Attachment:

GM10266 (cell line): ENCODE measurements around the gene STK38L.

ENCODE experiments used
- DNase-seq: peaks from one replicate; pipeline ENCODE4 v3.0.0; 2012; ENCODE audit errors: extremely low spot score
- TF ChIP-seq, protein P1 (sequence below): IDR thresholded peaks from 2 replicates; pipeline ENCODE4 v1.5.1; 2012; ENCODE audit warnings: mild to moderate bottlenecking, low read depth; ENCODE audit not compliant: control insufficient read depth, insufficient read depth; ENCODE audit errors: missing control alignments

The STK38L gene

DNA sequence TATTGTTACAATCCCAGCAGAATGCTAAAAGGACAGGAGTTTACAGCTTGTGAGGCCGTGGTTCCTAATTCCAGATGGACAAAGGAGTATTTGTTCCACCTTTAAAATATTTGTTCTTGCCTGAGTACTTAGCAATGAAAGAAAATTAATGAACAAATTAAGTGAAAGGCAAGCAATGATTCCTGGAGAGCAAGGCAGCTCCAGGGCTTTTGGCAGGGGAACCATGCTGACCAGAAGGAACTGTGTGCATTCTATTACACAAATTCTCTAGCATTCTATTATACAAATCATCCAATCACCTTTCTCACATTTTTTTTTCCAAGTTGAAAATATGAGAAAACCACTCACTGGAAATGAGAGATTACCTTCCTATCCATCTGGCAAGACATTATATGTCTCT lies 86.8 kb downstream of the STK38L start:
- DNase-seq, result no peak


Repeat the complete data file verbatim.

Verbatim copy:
GM10266 (cell line): ENCODE measurements around the gene STK38L.

ENCODE experiments used
- DNase-seq: peaks from one replicate; pipeline ENCODE4 v3.0.0; 2012; ENCODE audit errors: extremely low spot score
- TF ChIP-seq, protein P1 (sequence below): IDR thresholded peaks from 2 replicates; pipeline ENCODE4 v1.5.1; 2012; ENCODE audit warnings: mild to moderate bottlenecking, low read depth; ENCODE audit not compliant: control insufficient read depth, insufficient read depth; ENCODE audit errors: missing control alignments

The STK38L gene

DNA sequence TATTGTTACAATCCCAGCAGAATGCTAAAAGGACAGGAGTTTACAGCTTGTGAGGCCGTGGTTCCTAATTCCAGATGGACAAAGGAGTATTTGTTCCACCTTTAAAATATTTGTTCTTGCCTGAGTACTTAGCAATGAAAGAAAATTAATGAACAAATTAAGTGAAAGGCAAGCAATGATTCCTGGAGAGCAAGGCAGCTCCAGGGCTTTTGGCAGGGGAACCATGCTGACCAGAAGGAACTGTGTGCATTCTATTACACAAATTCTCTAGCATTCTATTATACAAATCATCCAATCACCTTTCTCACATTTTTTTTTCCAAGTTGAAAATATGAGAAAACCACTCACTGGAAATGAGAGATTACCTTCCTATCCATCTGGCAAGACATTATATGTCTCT lies 86.8 kb downstream of the STK38L start:
- DNase-seq, result no peak